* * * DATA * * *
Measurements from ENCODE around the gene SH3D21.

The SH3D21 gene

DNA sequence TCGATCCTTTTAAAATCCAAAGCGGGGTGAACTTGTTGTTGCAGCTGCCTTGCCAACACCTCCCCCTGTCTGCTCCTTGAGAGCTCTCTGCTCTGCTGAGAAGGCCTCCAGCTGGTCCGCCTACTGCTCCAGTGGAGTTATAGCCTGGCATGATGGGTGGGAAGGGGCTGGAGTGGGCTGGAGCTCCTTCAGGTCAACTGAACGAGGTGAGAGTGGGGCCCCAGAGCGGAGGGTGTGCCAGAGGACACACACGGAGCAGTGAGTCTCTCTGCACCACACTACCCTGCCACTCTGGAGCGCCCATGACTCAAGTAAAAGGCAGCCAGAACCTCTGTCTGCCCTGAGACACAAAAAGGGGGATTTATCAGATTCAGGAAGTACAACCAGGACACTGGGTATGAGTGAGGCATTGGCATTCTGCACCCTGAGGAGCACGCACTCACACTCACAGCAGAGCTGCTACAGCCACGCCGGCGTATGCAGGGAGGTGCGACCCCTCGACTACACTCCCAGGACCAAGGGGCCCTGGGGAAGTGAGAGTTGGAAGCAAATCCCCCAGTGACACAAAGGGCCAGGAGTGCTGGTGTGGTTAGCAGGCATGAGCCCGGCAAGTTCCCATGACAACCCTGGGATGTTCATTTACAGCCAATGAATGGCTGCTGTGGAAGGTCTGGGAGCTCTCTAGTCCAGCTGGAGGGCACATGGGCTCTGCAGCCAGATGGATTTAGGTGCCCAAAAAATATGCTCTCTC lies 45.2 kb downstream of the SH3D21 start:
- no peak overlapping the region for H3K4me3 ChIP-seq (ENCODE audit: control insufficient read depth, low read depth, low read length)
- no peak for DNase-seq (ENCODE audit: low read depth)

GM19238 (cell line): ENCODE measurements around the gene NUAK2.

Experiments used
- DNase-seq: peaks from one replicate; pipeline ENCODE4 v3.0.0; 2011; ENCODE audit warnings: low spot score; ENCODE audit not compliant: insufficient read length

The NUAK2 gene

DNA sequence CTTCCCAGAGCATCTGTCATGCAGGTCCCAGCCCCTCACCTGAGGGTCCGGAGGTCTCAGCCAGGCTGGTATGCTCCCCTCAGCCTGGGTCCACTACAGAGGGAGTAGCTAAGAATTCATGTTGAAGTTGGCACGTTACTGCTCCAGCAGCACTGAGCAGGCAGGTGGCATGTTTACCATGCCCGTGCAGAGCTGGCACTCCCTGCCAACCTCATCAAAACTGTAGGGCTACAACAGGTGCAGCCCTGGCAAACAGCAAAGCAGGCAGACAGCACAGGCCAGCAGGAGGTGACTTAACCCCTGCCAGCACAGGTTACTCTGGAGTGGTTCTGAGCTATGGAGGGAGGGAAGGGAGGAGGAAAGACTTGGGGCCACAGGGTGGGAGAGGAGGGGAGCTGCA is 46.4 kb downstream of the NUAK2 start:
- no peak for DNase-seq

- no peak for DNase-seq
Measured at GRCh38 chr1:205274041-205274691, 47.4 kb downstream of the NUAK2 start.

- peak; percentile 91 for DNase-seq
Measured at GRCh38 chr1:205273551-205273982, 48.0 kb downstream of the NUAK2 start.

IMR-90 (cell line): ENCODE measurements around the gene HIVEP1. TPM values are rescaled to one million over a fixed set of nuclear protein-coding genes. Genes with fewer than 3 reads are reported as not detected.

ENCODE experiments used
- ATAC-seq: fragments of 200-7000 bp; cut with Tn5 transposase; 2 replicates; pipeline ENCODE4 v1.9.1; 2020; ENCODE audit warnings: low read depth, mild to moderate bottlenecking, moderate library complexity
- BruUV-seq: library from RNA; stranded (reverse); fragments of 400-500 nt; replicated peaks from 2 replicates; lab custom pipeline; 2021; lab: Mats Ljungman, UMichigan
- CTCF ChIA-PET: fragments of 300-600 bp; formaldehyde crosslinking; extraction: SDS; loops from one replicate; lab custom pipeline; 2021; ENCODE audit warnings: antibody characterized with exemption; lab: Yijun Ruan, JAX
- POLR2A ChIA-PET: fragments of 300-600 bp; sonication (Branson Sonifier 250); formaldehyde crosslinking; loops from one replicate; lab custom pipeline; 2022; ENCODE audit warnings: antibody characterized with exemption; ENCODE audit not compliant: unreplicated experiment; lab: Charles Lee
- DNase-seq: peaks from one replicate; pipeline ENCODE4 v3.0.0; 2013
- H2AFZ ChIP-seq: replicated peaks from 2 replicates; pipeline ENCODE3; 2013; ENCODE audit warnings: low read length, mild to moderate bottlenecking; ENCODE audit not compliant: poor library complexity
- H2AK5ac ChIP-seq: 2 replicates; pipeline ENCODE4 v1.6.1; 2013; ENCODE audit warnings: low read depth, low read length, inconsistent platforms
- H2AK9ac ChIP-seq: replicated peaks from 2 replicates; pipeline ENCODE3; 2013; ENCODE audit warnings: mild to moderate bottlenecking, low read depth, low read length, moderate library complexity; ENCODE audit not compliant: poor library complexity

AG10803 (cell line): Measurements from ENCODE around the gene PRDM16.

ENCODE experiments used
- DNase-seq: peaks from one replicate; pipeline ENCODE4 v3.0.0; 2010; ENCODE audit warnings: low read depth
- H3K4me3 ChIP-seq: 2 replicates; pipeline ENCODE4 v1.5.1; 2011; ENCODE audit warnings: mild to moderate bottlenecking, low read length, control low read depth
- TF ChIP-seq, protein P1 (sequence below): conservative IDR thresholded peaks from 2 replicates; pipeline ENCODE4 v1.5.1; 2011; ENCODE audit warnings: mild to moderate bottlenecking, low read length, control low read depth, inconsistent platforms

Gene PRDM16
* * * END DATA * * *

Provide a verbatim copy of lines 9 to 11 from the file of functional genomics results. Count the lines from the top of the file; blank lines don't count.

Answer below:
The NUAK2 gene

DNA sequence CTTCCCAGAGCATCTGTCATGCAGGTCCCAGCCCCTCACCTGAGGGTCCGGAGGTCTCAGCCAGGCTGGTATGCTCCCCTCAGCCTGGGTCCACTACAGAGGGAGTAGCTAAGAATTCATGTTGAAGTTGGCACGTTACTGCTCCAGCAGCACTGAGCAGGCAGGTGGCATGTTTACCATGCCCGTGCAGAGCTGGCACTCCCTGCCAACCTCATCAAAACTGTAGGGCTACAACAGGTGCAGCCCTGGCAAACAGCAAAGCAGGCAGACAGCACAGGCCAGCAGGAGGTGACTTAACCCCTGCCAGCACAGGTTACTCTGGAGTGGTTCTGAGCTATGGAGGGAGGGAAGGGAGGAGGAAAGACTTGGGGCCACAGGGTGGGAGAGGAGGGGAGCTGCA is 46.4 kb downstream of the NUAK2 start:
- no peak for DNase-seq